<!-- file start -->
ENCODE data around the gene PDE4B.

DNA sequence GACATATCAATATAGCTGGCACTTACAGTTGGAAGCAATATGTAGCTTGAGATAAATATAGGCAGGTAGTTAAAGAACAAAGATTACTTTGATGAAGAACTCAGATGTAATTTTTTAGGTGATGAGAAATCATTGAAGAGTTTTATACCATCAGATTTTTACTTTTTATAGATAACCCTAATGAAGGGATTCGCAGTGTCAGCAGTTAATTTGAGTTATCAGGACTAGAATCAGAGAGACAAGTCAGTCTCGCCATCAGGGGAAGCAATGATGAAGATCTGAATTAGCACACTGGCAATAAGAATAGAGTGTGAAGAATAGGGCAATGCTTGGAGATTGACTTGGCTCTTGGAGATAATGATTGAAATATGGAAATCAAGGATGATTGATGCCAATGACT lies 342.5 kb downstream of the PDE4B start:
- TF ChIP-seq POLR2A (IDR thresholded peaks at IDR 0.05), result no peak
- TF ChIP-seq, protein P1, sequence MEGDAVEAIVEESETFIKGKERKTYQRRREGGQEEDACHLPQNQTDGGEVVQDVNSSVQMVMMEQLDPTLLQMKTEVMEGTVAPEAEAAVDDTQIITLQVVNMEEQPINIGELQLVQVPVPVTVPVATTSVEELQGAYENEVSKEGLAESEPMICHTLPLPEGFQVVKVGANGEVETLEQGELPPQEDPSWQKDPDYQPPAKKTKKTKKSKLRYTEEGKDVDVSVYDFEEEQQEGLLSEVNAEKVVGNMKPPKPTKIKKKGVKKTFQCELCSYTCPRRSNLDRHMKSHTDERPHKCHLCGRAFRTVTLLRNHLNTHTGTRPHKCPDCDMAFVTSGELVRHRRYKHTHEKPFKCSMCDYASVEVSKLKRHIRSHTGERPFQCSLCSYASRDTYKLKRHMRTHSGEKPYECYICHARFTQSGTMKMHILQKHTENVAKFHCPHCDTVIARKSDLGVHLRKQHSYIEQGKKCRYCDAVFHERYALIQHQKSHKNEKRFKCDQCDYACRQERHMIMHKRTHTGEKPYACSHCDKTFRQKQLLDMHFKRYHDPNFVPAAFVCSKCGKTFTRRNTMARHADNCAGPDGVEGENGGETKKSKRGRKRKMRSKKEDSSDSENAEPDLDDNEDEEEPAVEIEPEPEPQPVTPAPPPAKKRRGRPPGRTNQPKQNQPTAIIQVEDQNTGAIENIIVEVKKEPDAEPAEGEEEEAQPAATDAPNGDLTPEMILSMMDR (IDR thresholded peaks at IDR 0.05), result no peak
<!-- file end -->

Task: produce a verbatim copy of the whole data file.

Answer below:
ENCODE data around the gene PDE4B.

DNA sequence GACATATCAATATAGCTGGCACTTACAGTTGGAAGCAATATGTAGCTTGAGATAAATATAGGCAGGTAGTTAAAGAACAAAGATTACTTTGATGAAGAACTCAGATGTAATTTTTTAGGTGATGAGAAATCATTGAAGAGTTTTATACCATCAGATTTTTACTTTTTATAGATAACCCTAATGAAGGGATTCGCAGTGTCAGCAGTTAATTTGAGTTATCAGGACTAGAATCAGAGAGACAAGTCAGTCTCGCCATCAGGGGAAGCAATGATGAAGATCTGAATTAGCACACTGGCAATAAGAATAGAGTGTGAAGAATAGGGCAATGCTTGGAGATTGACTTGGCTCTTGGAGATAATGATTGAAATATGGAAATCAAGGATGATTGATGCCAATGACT lies 342.5 kb downstream of the PDE4B start:
- TF ChIP-seq POLR2A (IDR thresholded peaks at IDR 0.05), result no peak
- TF ChIP-seq, protein P1, sequence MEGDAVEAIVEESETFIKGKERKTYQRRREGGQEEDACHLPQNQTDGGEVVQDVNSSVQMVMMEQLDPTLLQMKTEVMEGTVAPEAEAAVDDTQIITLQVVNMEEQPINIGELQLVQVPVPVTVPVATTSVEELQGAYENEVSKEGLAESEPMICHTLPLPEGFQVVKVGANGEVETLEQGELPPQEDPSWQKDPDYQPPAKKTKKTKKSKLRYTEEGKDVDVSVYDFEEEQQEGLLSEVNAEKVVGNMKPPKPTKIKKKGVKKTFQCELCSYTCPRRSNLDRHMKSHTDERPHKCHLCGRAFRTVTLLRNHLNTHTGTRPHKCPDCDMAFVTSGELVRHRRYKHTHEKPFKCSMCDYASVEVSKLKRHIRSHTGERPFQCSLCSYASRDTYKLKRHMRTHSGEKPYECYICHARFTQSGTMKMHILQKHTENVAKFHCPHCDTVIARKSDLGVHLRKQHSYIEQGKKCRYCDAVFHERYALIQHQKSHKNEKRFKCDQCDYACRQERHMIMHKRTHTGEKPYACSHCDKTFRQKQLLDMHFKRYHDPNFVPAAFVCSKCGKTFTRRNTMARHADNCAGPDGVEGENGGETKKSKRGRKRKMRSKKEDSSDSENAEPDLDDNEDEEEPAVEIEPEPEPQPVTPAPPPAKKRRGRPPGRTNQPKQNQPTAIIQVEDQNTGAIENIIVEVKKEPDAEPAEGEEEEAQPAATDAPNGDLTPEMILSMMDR (IDR thresholded peaks at IDR 0.05), result no peak